Copywriting legend Neil Drossman died Nov. 25 of cancer at age 83. Drossman, who began his career during the Mad Men era, first earned fame at Della Femina Travisano & Partners before going on to open a number of agencies bearing his name. Here, leading industry creative Lee Garfinkel writes about Drossman’s impact on the ad world and his own career.
Once I read Jerry Della Femina’s book, “From Those Wonderful Folks Who Gave You Pearl Harbor," I knew that I wanted to get into advertising.
After months of working on my portfolio, I decided to finally show my work around. I very naively decided to call Della Femina’s agency. And I remember the conversation I had with the receptionist.
“Hi, can I please speak with a creative director?”
“Which one?” she asked.
“Any of them would be fine.”
I don’t know if she laughed or not, but she did connect me with a creative director named Neil Drossman.
Little did I know that she not only connected me with a creative director, but she connected me with one of the best writers in the business.
Our conversation was short, but he agreed to look at my portfolio.
On the day of our meeting, I had two interviews lined up. One was with a well-known creative director from a big agency who hated my work.
The second was with Neil, who also didn’t like most of my ads. But Neil’s comments were the exact opposite of the first guy and I really liked his point of view.
Probably feeling sorry for me, Neil took a couple of award show books off his shelf to show me what good advertising looked like.
The books were filled with Neil’s ads.
Seeing his work transformed my views of what advertising could be. Each headline was smart, funny, insightful, unexpected and thought-provoking.
I didn’t know that advertising could be so clever and feel so fresh.
Neil’s Teacher’s Scotch ads written in the voice of famous comedians were simply brilliant. They were so good that people like Groucho Marx, Mel Brooks, Tommy Smothers and Zero Mostel never changed a line of Neil’s copy.
For Mel Brooks (dressed as a caveman holding a glass of scotch while sitting on boulders), Neil wrote “2,000 years ago when you had a scotch on the rocks, you really had a scotch on the rocks.”
For Groucho, Neil’s headline read “Whenever I think of Scotch, I recall the immortal words of my brother Harpo.”
The body copy for all of these ads was equally brilliant. Imagine long copy ads that people actually enjoyed reading.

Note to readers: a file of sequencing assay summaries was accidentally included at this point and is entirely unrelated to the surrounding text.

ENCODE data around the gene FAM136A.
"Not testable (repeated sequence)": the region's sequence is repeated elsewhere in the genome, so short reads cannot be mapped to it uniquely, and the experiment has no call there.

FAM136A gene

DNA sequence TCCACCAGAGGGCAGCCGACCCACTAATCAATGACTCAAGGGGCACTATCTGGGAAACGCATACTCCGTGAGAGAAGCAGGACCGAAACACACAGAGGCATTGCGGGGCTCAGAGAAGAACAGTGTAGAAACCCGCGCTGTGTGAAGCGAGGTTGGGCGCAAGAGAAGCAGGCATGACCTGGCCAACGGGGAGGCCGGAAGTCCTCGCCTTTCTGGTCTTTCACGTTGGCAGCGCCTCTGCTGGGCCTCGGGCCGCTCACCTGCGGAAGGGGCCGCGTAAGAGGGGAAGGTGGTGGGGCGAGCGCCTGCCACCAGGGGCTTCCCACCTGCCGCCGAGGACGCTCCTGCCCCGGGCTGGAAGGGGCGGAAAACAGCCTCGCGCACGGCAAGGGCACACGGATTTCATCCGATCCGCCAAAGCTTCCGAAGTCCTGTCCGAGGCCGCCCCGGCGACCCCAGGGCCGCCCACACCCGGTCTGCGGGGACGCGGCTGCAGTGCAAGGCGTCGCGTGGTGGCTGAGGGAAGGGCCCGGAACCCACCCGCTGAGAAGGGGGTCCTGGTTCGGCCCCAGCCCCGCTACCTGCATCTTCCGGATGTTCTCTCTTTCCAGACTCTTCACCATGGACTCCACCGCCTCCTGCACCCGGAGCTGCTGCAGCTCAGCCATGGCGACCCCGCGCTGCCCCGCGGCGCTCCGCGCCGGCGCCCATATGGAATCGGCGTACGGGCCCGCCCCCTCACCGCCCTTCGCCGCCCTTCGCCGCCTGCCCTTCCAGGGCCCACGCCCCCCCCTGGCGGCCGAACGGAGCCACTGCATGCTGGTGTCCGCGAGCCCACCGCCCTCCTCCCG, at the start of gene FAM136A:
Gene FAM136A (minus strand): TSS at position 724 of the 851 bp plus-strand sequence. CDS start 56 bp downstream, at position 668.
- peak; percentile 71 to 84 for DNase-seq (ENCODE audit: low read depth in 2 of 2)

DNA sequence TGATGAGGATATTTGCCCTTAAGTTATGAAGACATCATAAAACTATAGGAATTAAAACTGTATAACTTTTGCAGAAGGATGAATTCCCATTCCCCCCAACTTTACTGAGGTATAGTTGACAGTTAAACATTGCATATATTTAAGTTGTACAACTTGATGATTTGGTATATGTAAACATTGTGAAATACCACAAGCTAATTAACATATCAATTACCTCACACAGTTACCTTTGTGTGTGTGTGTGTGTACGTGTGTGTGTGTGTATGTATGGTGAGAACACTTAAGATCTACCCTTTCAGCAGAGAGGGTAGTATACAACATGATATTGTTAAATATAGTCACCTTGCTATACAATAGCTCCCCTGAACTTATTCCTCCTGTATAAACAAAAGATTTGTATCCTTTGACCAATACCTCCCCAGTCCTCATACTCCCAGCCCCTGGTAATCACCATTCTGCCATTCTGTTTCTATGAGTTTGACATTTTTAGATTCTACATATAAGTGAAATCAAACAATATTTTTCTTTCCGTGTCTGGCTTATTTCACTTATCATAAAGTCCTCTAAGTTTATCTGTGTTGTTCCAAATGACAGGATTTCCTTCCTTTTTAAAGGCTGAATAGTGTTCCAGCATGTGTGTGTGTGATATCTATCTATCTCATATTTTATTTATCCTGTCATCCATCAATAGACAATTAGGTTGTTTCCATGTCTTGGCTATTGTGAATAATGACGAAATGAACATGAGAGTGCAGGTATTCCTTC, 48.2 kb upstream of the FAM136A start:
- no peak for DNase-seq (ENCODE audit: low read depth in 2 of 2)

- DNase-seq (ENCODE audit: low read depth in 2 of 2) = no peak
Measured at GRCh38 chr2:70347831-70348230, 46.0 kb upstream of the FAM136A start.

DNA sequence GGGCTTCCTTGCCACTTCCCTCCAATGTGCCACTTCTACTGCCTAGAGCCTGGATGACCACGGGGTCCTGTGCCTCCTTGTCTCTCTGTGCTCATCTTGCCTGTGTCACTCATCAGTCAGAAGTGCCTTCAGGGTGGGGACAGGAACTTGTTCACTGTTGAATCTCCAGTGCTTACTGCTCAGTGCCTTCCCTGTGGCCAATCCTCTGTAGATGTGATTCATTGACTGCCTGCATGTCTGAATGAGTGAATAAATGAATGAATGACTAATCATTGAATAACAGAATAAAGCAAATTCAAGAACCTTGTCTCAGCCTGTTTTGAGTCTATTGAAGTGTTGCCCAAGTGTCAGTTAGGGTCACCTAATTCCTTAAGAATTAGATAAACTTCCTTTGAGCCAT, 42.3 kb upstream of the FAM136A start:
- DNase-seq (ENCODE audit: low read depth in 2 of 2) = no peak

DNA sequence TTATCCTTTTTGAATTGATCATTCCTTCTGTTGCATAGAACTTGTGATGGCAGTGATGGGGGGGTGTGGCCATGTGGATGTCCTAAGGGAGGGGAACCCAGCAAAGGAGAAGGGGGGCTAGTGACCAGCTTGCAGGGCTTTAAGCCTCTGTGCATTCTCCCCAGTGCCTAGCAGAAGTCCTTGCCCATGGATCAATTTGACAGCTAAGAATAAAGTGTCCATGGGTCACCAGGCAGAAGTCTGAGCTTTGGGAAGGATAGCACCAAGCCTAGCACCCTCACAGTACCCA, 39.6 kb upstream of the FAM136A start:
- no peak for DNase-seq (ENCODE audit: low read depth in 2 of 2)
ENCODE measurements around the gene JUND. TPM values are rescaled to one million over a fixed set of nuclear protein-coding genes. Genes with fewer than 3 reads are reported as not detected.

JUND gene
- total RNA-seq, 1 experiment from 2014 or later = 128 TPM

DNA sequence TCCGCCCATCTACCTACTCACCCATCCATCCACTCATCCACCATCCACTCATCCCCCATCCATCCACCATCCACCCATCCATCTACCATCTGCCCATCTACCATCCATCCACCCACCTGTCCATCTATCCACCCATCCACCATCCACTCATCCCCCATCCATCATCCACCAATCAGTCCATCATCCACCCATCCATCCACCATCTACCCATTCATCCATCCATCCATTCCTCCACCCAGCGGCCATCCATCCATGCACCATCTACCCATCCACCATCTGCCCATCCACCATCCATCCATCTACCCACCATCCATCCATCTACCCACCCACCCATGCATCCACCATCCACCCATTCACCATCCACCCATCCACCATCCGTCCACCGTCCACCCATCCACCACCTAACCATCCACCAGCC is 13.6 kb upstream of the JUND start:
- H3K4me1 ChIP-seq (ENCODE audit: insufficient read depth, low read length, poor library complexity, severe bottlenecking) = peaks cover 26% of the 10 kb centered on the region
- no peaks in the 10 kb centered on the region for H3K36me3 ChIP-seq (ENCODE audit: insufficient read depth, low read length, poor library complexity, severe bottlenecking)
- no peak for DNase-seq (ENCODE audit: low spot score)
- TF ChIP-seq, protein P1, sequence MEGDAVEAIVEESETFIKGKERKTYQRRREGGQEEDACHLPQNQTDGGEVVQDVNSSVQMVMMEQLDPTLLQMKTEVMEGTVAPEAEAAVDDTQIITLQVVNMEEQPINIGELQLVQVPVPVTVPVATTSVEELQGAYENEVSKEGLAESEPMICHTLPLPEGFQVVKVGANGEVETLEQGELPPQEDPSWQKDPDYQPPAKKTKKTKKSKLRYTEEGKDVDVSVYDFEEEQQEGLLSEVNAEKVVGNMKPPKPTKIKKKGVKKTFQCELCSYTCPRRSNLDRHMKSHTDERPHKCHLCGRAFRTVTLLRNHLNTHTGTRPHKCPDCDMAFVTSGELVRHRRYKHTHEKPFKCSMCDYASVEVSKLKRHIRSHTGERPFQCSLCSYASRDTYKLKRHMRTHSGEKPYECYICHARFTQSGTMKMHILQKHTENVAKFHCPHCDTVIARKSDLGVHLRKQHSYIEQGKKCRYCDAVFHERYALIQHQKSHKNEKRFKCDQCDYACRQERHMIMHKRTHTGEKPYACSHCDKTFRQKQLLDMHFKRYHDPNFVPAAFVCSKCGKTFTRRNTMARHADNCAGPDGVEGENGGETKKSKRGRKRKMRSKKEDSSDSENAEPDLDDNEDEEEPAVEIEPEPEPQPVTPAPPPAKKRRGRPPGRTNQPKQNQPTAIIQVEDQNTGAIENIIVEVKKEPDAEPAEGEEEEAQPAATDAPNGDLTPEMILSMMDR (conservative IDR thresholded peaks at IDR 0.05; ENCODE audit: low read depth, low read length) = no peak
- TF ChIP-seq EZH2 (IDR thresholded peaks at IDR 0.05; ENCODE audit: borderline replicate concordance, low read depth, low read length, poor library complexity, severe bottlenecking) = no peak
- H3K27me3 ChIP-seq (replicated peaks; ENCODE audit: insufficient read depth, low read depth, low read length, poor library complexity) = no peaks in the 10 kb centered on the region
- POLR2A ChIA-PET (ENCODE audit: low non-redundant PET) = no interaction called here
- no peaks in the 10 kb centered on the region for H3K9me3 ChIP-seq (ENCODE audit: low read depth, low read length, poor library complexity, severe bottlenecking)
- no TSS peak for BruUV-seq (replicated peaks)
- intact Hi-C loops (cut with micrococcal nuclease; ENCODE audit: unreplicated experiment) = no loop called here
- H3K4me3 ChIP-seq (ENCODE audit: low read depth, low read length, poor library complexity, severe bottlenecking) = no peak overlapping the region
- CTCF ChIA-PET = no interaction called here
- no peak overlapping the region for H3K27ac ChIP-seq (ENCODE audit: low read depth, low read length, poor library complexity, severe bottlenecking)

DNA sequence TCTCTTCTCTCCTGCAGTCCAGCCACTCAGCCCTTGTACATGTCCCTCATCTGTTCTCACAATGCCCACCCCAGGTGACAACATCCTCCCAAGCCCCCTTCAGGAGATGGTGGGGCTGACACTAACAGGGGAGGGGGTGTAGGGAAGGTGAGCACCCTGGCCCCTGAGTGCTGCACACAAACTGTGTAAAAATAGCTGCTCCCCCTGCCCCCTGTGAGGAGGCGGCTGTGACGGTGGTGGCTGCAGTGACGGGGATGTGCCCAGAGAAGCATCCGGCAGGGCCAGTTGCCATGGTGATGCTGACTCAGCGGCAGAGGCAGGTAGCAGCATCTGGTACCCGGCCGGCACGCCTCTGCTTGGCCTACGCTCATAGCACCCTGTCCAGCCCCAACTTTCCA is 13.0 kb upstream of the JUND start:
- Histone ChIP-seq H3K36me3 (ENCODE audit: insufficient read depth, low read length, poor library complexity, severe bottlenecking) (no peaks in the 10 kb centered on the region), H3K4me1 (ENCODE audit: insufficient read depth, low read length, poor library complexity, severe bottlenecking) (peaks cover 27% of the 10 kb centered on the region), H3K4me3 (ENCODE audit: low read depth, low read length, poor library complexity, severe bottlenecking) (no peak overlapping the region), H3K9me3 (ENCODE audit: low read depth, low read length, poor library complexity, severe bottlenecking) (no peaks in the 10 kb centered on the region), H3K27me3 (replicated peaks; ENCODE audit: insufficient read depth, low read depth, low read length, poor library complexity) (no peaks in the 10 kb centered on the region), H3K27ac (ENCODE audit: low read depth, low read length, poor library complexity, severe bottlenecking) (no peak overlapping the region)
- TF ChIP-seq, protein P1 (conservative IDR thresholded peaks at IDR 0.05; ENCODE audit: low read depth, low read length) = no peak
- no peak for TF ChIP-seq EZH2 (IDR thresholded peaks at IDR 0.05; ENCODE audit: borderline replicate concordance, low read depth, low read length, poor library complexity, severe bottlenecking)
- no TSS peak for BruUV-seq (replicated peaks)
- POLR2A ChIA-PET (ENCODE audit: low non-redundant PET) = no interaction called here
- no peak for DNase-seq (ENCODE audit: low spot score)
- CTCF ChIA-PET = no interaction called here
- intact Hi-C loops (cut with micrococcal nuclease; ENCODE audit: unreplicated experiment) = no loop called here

Neil also wrote ingenious headlines for Emery Air Freight. Over a photo of the world-traveling Henry Kissinger exiting an airplane, Neil’s headline simply read, “Emery flies to more places than he does.” Another lesson learned. Using current events to make your advertising relevant and fresh.
When Purina introduced a new cat food called “Meow Mix,” Neil wrote the great tagline, “The Cat Food Cats Ask For By Name.” A turn of a phrase, a twist on a cliché, a wordplay, a pun. Neil could take anything and make it fresh and provocative.
His headline for Chemical Bank’s local branches read, “Flatbush Ain't Flushing.” How do you read that headline and not want to read the body copy?
At the end of my interview with Neil, he said, “Now go home, write some more ads. When you have 12 that you like, come back and show them to me. If I like them, I’ll recommend you to a few people.”
That short time with Neil changed everything. It was the best advertising lesson I ever had. It changed my perception of what advertising could be and just as importantly, it gave me hope.
True to his word, Neil met with me again a few months later. He looked at my work and occasionally banged his fist on his desk. I realized much later on that when Neil banged his fist, it usually meant he liked something.
Finally, he closed my portfolio and said “Here’s a name. Call this guy.”
Luckily for me, that guy was the super talented John Russo. And thanks to Neil, John hired me at Levine, Huntley, Schmidt, Plapler and Beaver. Which was one of the best creative shops in New York.
Once I started working, I never stopped looking out for the latest Neil Drossman ad. The list of his groundbreaking work is limitless.
One piece that many copywriters say is their favorite Neil ad is for Goodwill Industries. The visual shows a man in a wheelchair fixing a TV set. The headline reads, “What you see here is a TV set repairing a man.”
I always looked forward to his weekly Einstein Moomjy carpet store ads in the New York Times. Imagine looking forward to reading advertising? For a carpet store?
But that’s part of what made Neil’s work so special. It didn’t really feel like you were reading advertising. Neil’s work not only sold, it enticed and entertained you. His ads made you smile.
Once when I was at Lowe and Partners, I needed to hire a freelance writer. I called Neil who was working at his new agency, Ryan Drossman. Neil said as a partner in a new agency, he couldn’t freelance. So I did exactly what you would expect, I hired his entire agency.
Years later, when I was chairman of the Andy Awards, I asked Neil to be a judge. At the judges’ dinner, I thanked Neil for helping me out and for changing my life. He seemed a little shy and maybe perplexed by how important he was to me.
Over the years, we had become friends and perhaps he even forgot about those first two times we met. Which in retrospect makes sense. Neil has helped and inspired so many great creative people, how could he possibly remember every person or moment.
But I for one, will always be thankful to this brilliant genius and the time he spent with a naïve guy from the Bronx.